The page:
But wait, there’s more! The Capitol Riot insurrection on January 6th took place because Trump was able to convince his supporters of the bald-faced lie that the razor close vote in a few key states really went his way. This argument was relevant only because of the unrepresentative way the Constitution decides who wins President; otherwise, tens of thousands of votes would be irrelevant compared to the over seven million votes Joe Biden won the popular vote by. In every other democracy, that number would decide the election and the close votes in Georgia, Wisconsin, Nevada, and Arizona would be irrelevant.
However, as we all know, in the United States, we have the electoral college. Article II, section 1 of the Constitution creates a system that avoids direct election of the President and instead gives electors organized by state the power to decide who is President. As a result, Democrats have won the popular vote in five of the last six presidential elections, but have only won three of them (the only Republican to win the popular vote this century was George W. Bush in 2004). We can thank the Constitution for creating this undemocratic system that allowed Trump to rile up his supporters over tens of thousands of votes rather than having to focus on over seven million.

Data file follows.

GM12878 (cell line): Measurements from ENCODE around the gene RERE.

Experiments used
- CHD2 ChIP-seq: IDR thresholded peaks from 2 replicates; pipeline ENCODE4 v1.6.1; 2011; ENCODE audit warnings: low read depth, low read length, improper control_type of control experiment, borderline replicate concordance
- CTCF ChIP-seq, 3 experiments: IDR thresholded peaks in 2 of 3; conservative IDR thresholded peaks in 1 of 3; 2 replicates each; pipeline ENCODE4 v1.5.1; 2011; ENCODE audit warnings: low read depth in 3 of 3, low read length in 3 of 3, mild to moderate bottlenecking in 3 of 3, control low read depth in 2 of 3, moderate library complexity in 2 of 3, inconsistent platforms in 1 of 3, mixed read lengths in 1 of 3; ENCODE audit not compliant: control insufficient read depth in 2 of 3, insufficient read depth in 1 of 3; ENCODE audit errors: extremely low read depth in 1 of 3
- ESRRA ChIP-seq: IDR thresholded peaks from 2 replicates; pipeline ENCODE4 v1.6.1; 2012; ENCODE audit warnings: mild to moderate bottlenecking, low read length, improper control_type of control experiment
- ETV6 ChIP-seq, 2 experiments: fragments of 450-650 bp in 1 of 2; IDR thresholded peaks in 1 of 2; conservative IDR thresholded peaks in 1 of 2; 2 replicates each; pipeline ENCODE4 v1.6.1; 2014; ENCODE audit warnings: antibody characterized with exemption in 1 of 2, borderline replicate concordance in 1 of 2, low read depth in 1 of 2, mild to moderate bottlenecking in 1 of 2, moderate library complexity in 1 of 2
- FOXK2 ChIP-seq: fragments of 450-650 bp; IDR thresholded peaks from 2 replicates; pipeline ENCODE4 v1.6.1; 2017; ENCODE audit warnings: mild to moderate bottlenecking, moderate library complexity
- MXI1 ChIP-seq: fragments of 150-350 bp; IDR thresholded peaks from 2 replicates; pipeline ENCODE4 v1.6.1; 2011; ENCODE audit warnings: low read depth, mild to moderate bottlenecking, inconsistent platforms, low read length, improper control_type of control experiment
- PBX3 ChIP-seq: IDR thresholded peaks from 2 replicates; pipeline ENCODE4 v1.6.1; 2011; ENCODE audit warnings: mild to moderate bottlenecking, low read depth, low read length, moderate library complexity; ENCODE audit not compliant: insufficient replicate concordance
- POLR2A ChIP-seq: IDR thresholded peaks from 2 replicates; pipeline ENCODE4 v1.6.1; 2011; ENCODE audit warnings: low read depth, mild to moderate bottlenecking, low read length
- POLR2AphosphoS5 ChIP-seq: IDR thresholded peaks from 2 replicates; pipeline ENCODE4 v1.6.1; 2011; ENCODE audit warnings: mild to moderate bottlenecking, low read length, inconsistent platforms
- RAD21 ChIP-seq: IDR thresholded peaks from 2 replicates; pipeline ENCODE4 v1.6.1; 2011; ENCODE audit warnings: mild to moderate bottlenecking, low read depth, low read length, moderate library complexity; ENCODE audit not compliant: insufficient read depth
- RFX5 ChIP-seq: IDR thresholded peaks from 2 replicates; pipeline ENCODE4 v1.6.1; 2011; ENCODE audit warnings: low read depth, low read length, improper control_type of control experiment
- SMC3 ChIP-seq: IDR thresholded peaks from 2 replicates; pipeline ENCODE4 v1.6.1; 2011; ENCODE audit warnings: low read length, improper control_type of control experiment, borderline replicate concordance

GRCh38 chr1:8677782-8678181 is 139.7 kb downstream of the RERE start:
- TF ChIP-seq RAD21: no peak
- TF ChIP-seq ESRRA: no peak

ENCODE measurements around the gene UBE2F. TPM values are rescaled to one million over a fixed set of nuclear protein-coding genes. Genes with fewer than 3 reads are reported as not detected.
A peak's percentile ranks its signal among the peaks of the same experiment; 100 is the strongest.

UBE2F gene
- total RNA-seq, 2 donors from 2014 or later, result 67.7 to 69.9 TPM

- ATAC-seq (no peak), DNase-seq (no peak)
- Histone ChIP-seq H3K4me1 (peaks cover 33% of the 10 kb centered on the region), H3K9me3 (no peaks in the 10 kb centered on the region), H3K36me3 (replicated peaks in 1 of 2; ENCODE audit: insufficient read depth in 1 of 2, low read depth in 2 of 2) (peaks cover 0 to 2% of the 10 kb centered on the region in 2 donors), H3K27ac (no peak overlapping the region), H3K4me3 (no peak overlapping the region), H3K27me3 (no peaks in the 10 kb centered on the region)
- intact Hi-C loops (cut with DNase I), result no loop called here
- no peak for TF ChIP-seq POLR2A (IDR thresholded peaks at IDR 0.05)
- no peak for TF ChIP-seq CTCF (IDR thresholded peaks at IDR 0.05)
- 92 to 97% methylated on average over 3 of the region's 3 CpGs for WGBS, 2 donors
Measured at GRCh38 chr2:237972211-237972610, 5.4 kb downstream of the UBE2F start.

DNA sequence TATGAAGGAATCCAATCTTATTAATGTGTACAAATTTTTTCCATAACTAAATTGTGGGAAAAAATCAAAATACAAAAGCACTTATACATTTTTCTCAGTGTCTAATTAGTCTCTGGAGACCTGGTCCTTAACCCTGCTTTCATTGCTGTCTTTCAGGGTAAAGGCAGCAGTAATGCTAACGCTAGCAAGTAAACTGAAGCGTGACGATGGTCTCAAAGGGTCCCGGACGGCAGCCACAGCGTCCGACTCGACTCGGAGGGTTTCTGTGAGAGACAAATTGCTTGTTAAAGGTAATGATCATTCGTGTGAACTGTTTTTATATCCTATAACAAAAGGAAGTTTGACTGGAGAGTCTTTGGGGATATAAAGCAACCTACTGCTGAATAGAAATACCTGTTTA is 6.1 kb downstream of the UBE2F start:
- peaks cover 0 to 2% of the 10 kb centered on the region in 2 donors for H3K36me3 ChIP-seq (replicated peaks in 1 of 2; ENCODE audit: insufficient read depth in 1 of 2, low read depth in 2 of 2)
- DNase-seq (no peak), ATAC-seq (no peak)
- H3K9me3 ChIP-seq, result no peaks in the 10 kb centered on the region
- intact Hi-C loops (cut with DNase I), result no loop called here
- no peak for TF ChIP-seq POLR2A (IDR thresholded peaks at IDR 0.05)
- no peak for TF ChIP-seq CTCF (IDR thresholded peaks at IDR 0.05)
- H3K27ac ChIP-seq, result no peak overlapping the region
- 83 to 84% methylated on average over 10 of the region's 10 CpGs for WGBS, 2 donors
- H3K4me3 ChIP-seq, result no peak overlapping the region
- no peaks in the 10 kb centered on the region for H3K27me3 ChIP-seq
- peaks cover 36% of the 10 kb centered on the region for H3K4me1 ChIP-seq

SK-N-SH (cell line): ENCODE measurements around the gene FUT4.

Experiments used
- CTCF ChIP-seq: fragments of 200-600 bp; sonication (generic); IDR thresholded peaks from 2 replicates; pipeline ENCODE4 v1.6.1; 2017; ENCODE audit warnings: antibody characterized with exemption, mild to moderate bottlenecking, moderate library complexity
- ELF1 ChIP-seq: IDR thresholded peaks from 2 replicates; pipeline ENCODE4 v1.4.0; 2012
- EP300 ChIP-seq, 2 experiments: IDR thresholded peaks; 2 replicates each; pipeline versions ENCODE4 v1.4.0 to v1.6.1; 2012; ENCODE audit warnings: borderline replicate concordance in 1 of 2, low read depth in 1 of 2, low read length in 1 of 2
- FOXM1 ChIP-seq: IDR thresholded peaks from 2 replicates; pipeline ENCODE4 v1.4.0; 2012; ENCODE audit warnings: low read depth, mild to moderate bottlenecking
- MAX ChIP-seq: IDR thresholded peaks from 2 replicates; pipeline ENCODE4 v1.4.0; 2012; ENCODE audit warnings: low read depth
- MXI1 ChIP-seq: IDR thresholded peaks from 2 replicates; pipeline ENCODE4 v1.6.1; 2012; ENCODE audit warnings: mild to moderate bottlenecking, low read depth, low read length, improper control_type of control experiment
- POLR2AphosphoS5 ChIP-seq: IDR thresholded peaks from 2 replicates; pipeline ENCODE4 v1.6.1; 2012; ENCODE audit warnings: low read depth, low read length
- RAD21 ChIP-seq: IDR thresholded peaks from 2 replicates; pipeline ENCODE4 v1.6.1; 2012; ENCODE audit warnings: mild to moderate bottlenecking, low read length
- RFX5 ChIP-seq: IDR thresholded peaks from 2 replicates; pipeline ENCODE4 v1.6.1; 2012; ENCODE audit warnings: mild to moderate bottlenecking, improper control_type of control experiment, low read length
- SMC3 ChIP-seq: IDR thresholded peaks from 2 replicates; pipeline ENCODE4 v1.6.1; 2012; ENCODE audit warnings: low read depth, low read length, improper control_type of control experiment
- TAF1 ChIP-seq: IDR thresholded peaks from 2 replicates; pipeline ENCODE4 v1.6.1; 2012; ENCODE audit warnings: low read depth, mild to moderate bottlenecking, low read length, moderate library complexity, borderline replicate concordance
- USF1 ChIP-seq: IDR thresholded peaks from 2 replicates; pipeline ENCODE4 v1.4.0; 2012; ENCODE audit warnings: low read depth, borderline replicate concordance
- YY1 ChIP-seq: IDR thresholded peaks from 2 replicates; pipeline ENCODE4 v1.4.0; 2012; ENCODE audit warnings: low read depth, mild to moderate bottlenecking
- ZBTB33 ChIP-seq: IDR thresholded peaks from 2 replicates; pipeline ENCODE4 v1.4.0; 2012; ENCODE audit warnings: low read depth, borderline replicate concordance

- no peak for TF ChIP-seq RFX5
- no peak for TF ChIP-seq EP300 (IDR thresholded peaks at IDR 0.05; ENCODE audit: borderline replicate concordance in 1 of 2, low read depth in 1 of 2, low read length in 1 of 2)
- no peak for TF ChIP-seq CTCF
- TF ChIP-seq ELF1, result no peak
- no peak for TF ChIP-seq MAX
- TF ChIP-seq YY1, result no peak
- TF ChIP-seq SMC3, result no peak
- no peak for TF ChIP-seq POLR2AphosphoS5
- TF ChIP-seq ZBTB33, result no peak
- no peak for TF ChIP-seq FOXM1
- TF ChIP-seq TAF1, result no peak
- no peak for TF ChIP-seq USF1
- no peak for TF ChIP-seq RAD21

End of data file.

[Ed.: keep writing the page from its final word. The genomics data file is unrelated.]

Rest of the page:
Yet another part of the Constitution gave Trump the perfect opportunity to piece his lies together. The 20th Amendment creates a two-and-a-half month lame duck period, which Trump used to methodically stack lie upon lie that ultimately convinced enough of his supporters to storm Congress. The Twentieth Amendment, ratified in 1933, actually moved the date of the start of the Presidential term up, to January 20th from March 4th, the original start date. Because life had changed between 1787 and 1933, it was now more feasible for the transition to take place earlier. Even greater changes have taken place between 1933 and now, making transportation and communication even faster and easier. Other countries have an almost immediate turnover in comparison. But, here in America, this multi-month lame-duck period remains because the Twentieth Amendment hasn’t been changed. As a result, Trump was able to take this extended period and hammer home his claims of election fraud that had no basis in reality. Without this much time, his claims might not have had enough time to sink in.
Put it all together, and here’s what the Constitution contributed to yesterday’s acquittal — a candidate who lost by over seven million votes and had an extended period of time to convince his supporters that just tens of thousands of votes mattered was able to argue his case to an unrepresentative body of jurors that was heavily tilted in his favor.
Our Constitution establishes these rules. If this situation doesn’t seem right to you, don’t just fret about the Republicans responsible for acquitting America’s worst President for one of the worst political crimes in this country’s history. They certainly deserve a healthy dose of blame, but we should also be pointing a finger another place it belongs — our flawed Constitution itself.
David S. Cohen is a professor of law at the Drexel University Thomas R. Kline School of Law.